Embry argues that judicial fact finding of convictions not included in the indictment violates his rights under the Sixth Amendment. He asserts that Almendarez-Torres v. United States, 523 U.S. 224, 246-47 (1998), was wrongly decided and has been eroded in subsequent case law; so it should be overruled. This argument, of course, must fail, as we have no authority to overrule a decision by the Supreme Court of the United States. As we have held in previous cases, Almendarez-Torres is still good law, and we will continue to apply it until the Supreme Court instructs otherwise. See United States v. Johnson, 495 F.3d 536, 543-44 (7th Cir. 2007) ("The governing law of the Supreme Court unequivocally states that the fact of a prior conviction need not be found by a jury beyond a reasonable doubt, nor must it be alleged in the indictment.").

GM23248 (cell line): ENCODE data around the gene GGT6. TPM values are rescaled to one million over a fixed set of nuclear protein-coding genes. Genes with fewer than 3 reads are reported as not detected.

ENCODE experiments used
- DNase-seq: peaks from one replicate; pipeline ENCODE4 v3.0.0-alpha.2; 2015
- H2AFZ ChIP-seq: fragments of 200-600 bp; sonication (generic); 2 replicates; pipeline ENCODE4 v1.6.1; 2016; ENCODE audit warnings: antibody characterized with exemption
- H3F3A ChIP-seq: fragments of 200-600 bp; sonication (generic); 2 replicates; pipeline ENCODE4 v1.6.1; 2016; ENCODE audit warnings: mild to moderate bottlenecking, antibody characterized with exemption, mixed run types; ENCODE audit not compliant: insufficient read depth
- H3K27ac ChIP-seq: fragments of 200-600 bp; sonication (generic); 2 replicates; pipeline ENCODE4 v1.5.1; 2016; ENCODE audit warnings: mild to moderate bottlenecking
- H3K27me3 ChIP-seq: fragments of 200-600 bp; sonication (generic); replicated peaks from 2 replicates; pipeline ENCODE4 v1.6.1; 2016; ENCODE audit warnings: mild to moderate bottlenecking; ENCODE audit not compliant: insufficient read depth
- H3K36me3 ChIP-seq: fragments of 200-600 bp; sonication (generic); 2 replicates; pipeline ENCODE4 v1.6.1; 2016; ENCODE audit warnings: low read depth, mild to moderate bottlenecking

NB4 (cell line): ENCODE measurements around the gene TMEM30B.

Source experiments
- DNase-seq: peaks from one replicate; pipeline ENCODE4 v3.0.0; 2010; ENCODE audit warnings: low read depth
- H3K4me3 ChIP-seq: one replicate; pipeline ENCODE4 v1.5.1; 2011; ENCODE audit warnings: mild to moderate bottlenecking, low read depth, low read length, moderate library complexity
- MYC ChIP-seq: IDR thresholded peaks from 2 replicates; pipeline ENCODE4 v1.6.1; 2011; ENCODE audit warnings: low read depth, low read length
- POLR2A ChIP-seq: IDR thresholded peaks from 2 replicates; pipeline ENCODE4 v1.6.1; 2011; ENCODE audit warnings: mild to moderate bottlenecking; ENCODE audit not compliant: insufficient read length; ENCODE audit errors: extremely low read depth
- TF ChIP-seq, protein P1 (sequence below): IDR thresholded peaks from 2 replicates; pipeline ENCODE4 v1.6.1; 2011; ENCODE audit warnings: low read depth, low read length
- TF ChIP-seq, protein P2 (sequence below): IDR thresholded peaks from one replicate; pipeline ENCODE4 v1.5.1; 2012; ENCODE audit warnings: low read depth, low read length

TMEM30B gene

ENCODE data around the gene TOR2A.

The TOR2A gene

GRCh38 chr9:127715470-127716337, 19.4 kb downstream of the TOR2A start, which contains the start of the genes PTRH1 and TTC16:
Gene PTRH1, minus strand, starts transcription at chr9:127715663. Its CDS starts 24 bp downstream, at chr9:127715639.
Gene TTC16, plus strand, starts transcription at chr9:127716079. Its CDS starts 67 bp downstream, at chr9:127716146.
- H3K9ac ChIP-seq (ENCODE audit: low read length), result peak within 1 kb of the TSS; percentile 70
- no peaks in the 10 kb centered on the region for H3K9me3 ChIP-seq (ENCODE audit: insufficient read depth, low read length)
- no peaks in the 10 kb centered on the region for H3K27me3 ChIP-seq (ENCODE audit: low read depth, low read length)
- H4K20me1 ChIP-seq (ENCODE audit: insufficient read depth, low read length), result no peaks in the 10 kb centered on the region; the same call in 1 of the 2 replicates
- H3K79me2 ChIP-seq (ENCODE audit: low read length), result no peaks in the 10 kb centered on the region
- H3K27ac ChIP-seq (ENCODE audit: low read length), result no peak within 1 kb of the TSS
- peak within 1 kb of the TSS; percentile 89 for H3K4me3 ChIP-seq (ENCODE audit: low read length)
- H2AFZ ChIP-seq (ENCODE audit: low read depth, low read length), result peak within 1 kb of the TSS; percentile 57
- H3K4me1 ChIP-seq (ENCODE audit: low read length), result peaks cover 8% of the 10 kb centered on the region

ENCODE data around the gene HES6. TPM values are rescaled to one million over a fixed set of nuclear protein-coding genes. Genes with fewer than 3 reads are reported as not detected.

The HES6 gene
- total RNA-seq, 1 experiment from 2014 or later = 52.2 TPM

Embry also contends that the framework established by United States v. Booker, 543 U.S. 220 (2005), permits judicial fact finding, violating his constitutional rights. He argues that under Apprendi v. New Jersey, 530 U.S. 466 (2000), and Cunningham v. California, 549 U.S. 270 (2007), he was denied his Sixth Amendment right to trial by jury when the court imposed a sentence under the so-called advisory guidelines. However, contrary to that assertion, we have already found that "Booker eliminated the constitutional concern by making the guidelines advisory." United States v. Martinez, 518 F.3d 505, 510 (7th Cir. 2008). "Cunningham therefore has no effect on post-Booker federal practice. District judges remain free, as the remedial portion of Booker instructs, to make findings of fact that influence sentences, provided that the sentence is constrained by the maximum set by statute for each crime." United States v. Roti, 484 F.3d 934, 937 (7th Cir. 2007); see also United States v. Shannon, 518 F.3d 494, 495-96 (7th Cir. 2008). Embry has offered no new compelling reasons or arguments; thus we decline to depart from precedent. See United States v. Savage, 505 F.3d 754, 764 (7th Cir. 2007).